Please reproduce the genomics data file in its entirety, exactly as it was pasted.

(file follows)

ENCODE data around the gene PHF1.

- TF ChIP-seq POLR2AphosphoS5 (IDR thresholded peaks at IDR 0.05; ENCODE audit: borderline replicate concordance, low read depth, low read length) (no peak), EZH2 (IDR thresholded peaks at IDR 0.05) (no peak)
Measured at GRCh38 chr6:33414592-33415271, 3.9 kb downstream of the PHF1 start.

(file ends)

ENCODE data around the gene PHF1.

- TF ChIP-seq POLR2AphosphoS5 (IDR thresholded peaks at IDR 0.05; ENCODE audit: borderline replicate concordance, low read depth, low read length) (no peak), EZH2 (IDR thresholded peaks at IDR 0.05) (no peak)
Measured at GRCh38 chr6:33414592-33415271, 3.9 kb downstream of the PHF1 start.